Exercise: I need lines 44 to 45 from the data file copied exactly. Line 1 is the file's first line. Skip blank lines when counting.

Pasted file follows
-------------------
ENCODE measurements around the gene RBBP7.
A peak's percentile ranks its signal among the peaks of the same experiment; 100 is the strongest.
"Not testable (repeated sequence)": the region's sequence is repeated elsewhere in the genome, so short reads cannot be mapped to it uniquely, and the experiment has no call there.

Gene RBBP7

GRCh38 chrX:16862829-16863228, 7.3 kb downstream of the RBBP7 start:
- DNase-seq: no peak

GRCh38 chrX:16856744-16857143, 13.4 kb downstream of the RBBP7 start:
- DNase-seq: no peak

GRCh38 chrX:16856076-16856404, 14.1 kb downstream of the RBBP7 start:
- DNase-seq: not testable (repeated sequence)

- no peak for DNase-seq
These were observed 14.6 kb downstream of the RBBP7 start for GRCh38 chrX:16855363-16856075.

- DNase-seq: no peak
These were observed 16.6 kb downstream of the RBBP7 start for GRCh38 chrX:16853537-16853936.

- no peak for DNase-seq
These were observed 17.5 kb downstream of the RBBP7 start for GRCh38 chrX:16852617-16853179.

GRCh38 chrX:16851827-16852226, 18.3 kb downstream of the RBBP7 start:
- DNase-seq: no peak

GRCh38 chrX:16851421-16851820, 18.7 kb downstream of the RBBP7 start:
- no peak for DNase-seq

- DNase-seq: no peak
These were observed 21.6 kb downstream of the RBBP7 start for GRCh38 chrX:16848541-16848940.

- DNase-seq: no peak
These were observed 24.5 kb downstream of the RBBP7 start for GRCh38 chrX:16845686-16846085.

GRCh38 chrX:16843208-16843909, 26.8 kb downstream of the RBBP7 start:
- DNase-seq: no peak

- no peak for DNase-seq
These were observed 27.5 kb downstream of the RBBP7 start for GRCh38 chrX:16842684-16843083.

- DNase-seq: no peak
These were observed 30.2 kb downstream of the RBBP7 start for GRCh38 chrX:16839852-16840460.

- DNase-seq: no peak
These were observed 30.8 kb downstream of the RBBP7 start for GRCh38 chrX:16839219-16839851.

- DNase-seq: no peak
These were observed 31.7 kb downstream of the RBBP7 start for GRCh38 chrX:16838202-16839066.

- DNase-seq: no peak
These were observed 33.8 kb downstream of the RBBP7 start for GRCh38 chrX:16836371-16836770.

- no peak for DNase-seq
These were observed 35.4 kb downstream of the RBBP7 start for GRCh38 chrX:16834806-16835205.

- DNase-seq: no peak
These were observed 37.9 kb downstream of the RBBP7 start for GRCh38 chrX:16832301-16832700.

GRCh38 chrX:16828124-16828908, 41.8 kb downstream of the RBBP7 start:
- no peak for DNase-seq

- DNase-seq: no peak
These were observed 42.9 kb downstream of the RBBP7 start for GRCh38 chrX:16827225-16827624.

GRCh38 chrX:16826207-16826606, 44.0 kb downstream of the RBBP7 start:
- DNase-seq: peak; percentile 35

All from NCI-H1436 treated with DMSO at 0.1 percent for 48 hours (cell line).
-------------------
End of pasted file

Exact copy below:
These were observed 42.9 kb downstream of the RBBP7 start for GRCh38 chrX:16827225-16827624.

GRCh38 chrX:16826207-16826606, 44.0 kb downstream of the RBBP7 start: